Two dolomite facies that exhibit little petrographic evidence of their original textures are interpreted to be integral parts of two bioherms. A core facies of rugose corals (Vesiculophylum), pelmatozoans, cephalopods, and brachiopods in a peloid wackestone-packstone matrix forms two mounds 50 × 40 m and 110 × 75 m in diameter and 7 and 20 m high, resting on a basal unit of foraminiferal (endothyrid) ooid, coated-grain grainstone. These mounds are surrounded and onlapped by a bedded flank facies with relic cross-bedding that forms a halo 15-40 m wide around each mound. The facies consists of very coarsely to coarsely crystalline dolomite, but field evidence shows that it was originally detrital and is coeval with the core facies. It grades laterally away from the core into a distal flank-intermound facies of dolomudstone interbedded with millimeter-thick laminae of dolomite peloid packstone. This facies occurs up to 100 m from the mounds.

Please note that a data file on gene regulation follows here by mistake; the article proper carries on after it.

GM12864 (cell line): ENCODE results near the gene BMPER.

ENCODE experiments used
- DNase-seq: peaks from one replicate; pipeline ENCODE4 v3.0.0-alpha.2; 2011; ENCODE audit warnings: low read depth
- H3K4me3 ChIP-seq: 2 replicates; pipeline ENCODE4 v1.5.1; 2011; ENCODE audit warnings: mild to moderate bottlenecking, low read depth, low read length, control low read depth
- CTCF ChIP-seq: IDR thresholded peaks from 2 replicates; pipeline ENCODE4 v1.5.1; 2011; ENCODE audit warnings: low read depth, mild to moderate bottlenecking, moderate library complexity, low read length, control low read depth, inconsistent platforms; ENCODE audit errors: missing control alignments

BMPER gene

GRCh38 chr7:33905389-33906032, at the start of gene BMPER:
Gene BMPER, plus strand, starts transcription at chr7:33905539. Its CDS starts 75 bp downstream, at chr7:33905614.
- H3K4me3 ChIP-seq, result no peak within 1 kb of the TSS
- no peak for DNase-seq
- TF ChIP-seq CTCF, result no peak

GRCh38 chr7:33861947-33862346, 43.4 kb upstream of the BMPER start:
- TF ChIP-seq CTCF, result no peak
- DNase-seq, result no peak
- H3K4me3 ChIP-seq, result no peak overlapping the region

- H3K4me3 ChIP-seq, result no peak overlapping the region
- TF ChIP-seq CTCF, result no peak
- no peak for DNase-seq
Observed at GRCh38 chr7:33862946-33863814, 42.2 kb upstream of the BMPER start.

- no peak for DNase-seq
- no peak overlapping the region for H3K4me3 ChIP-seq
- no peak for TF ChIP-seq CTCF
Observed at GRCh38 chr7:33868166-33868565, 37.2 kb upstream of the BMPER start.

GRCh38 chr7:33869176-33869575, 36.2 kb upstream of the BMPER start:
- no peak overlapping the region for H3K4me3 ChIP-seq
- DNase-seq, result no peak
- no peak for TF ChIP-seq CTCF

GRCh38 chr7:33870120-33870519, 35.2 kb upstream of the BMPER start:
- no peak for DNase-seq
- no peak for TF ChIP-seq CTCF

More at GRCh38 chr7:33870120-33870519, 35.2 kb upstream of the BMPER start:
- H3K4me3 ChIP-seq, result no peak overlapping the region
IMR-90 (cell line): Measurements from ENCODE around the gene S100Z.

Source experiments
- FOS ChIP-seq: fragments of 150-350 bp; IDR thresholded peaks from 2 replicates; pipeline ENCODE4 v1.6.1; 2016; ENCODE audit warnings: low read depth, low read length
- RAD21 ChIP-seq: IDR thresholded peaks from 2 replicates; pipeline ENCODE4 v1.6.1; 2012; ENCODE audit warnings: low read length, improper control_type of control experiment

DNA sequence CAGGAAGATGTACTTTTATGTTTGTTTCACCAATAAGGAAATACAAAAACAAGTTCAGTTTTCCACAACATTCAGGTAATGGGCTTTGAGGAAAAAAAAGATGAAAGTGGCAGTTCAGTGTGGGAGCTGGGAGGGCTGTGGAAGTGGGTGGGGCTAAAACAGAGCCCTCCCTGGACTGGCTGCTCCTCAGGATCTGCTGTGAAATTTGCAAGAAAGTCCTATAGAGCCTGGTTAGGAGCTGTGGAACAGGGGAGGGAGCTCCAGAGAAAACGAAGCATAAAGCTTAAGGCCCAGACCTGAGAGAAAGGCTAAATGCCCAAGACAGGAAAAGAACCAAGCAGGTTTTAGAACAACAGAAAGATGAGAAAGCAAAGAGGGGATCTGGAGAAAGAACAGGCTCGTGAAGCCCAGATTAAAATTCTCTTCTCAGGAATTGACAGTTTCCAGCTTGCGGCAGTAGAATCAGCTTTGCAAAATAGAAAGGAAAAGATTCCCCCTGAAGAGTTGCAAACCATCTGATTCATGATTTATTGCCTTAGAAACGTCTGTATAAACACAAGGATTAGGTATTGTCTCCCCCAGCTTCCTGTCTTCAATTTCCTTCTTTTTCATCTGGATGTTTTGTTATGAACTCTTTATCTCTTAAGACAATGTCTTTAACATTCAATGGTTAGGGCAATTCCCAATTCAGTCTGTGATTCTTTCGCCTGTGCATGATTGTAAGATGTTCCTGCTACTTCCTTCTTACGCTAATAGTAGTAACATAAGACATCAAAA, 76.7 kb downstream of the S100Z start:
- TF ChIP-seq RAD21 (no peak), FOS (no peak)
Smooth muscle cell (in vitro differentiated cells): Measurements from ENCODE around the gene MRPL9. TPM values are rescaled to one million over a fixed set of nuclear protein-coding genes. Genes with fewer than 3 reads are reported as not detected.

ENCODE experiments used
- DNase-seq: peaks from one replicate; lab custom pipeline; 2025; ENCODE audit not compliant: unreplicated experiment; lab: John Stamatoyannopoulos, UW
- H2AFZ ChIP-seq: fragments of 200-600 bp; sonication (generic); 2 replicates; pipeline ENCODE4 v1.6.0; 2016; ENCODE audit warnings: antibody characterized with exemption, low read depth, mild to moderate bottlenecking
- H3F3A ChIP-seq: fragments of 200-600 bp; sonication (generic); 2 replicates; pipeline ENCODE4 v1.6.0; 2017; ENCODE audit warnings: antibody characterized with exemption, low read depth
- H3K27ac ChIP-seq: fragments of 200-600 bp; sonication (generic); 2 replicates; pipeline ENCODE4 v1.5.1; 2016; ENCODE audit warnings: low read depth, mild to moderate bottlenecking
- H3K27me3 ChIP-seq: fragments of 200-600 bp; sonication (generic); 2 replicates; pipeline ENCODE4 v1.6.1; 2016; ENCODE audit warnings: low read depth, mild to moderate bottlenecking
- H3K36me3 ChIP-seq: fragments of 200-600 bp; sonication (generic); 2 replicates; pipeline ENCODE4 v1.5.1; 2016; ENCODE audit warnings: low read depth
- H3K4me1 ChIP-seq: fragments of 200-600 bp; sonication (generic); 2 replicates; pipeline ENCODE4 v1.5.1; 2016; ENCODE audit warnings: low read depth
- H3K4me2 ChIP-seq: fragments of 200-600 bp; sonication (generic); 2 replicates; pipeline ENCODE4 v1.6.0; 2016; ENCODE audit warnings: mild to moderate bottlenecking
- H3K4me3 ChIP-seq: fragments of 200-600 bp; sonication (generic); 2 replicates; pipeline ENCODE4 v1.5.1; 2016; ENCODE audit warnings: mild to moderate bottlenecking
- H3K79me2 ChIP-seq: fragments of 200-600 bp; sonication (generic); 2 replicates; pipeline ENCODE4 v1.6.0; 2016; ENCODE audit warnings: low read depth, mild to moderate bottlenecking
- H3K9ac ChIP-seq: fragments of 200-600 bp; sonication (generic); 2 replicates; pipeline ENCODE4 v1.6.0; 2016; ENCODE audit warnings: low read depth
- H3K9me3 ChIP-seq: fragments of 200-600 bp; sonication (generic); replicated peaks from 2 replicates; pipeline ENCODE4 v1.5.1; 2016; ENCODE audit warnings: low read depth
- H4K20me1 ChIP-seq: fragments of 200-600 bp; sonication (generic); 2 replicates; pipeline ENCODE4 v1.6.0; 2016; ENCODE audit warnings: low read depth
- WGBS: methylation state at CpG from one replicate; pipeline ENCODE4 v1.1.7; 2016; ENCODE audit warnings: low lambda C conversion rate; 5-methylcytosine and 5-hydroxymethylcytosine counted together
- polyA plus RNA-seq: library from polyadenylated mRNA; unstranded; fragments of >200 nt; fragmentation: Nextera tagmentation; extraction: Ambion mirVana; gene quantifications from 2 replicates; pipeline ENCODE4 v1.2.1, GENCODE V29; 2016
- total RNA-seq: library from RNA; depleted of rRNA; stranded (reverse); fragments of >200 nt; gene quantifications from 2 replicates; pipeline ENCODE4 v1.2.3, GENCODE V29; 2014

Corals in the core facies have been replaced and cemented by nonferroan, nonluminescent sparry calcite at temperatures of at least 200°C. The matrix of micrite and skeletal grains is composed of nonferroan, red-orange luminescent calcite. Diagenetic changes have been modest. In contrast, the two flank facies show obliteration of original textures and replacement by inclusion-rich, nonferroan, red-luminescent, anhedral to subhedral dolomite at temperatures of a least 165°C. Other than appealing to differences in original porosity and susceptibility to subsurface fluids, it is difficult to explain why these closely associated facies have followed such divergent diagenetic paths.

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